Watching her owner leave plummeted her mood. It shot right back up when she returned, harness and leash in hand. Sunflower stood, arms raised, as Ellie fit the torso harness on her. She made sure that none of the straps were too tight, stopping with every pull to check in on Sunflower. Once everything was right, she clipped the leash to the back.
The groomer had put Sunflower’s fluffy hair in a low ponytail, complete with a red bow that was sure to be the cause of envy in other animals. Ellie scratched her behind the ears, earning an esctactic grin from her companion. She then led her to the gate and away from their property.
Elllie tucked the gourd under her arm. She kept her head down as she traversed the dirt and cobblestone-lined streets. Their estate was located in the wealthier end of the residential district, where things were quiet for the most part. Most people were away at work, be it as farmers, merchants, shopkeepers or something else. Agriculture was the beat that kept Stockbrunn moving.
A woman—Ellie didn’t lift her head to figure out who—said hello to her and she muttered a small greeting back. Some kids raced by, nearly crashing into a man hoisting a box over his shoulder. He shouted at them and they scrambled, scurrying off somewhere else to continue their game.
The next street over was busier. Carts of wares were being pulled towards the market. Two bearded men were chatting animatedly about a theater production, their conversation loud enough for Ellie to hear even as she turned in another direction. Popular, upcoming actress this. Great stage design, that. Someone bellowed at them to get back to work.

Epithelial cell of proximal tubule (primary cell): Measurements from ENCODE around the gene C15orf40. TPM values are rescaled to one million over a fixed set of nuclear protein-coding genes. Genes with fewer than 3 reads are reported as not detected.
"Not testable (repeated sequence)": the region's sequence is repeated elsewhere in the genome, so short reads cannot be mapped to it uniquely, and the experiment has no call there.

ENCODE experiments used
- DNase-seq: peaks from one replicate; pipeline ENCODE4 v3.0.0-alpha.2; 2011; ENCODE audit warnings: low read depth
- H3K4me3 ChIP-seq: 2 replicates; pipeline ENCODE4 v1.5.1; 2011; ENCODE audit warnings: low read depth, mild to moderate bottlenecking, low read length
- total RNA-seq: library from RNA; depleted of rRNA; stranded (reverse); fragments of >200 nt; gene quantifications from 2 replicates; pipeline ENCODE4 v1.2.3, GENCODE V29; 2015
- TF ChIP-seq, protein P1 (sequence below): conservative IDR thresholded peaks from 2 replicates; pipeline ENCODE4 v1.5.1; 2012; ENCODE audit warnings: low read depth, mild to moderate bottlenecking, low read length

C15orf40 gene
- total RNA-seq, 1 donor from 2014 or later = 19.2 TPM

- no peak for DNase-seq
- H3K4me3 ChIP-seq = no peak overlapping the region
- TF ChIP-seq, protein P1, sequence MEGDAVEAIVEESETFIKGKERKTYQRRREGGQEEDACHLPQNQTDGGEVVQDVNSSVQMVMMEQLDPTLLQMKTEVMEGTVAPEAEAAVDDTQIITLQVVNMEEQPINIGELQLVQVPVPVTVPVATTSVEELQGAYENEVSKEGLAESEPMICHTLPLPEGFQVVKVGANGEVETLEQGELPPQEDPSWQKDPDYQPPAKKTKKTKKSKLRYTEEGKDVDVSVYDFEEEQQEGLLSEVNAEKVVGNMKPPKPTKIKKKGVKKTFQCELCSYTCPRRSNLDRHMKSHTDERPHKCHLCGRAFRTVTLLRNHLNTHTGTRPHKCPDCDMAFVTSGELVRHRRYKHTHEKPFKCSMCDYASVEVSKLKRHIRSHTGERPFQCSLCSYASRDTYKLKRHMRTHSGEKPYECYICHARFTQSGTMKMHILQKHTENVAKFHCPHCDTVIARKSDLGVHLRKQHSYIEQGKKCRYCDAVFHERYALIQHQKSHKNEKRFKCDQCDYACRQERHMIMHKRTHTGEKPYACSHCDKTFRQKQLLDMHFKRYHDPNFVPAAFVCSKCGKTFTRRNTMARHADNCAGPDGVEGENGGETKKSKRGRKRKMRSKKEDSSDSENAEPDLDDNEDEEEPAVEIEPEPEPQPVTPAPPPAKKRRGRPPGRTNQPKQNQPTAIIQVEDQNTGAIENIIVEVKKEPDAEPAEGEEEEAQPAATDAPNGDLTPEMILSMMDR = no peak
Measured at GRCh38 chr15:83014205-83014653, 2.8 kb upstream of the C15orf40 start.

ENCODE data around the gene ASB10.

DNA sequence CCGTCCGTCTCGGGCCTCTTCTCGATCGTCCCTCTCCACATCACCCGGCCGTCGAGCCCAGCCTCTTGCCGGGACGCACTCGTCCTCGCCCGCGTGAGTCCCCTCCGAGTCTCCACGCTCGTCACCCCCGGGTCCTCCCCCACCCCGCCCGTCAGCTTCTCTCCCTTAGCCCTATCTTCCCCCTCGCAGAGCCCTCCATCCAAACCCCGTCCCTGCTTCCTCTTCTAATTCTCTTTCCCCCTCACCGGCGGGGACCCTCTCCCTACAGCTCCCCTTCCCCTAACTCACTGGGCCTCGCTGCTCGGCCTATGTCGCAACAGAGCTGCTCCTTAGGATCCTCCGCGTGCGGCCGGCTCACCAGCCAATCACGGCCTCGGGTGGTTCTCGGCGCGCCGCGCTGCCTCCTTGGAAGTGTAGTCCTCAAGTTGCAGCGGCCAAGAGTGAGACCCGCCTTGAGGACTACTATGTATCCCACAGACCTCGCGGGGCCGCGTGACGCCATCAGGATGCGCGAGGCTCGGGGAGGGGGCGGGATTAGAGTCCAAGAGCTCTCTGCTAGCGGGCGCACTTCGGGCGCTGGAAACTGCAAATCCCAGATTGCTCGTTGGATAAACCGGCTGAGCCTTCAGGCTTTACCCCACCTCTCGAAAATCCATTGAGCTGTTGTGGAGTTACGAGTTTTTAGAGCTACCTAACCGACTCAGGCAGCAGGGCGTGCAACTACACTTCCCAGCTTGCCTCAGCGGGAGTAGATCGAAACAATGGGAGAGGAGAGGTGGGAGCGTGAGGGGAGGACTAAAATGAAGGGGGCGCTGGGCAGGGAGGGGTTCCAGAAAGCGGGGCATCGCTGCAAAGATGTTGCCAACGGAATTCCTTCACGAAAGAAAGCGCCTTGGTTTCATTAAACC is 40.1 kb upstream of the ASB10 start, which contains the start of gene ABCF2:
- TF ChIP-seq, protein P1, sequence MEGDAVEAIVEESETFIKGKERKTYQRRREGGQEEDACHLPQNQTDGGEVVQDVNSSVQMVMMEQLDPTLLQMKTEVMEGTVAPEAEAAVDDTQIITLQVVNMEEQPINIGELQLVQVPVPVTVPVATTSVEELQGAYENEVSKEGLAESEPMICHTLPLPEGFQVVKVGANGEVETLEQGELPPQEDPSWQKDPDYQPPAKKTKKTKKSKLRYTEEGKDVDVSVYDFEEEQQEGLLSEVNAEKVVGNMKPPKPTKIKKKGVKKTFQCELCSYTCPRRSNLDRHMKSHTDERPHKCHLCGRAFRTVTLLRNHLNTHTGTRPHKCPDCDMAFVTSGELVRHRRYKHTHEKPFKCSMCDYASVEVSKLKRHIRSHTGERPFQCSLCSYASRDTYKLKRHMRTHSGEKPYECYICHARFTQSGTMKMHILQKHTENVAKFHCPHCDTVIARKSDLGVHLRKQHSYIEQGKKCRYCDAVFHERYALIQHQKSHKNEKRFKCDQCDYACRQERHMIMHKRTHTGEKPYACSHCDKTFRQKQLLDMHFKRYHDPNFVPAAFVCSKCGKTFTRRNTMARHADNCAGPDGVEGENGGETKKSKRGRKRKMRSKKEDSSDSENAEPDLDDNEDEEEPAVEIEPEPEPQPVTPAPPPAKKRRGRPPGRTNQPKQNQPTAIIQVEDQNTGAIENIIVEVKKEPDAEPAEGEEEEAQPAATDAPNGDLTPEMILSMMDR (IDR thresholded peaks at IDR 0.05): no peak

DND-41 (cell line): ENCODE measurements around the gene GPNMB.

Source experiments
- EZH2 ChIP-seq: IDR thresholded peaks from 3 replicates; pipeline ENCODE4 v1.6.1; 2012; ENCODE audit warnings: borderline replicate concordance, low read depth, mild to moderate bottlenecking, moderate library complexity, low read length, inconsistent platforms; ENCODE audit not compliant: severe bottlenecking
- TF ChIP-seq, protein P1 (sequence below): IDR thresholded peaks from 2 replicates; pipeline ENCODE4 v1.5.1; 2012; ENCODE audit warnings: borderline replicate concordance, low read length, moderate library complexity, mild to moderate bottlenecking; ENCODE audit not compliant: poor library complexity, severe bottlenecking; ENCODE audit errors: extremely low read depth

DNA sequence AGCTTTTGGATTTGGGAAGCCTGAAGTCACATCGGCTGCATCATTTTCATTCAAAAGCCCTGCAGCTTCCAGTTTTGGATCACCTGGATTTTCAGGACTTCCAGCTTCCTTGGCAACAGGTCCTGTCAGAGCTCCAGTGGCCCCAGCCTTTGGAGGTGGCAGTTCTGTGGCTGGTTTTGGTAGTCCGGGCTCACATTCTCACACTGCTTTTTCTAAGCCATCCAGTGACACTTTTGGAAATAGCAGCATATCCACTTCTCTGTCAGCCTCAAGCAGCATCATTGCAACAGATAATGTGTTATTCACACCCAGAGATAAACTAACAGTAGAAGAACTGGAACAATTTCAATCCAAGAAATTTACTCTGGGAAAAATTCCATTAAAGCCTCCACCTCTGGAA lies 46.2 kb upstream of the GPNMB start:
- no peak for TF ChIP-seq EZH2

A painter sat on the edge of the road, calling for attention. A cat lazed next to her, lounging in the shade cast by a street light. Its black and white hair shone from the sunlight. Ellie gave the painter’s art a quick glance: a pianoforte with women’s legs, a melting flower bouquet, and a close-up of a bleeding mouth. Ellie weakly called the paintings nice, and moved on.
She had to duck to avoid getting hit by a ball. A chubby boy and girl were throwing it back and forth, getting more daring with every toss. They kept trying to catch it backwards, failing each time but still having enough fun to make it worth it.
The clay, brick, and wood buildings that surrounded her were clustered close together. They loomed over her, a mix of white and brown. The tight, grid-like system that the town was built on gave them more room for farm land.
They passed an off-leash dog that Sunflower promptly barked at. Ellie waved off its owner’s apology.
After some time, they finally made it to the very edge of the town, the area where Marietta Trotter (more properly known as Marietta of Trotter, but Ellie would lose her head if she corrected her on that) lived. The location offered her just enough protection from wild animals. It was close enough to Stockbrunn to make them wary.
Her shack was no-frills, built out of scrap materials. There was only enough space in it for sleeping, although she’d somehow managed to fit a mirror in there. It was Marietta’s prize possession, second only to her collection of ribbons.
Ellie knocked on her door. Marietta opened it so fast that Ellie nearly got hit with it.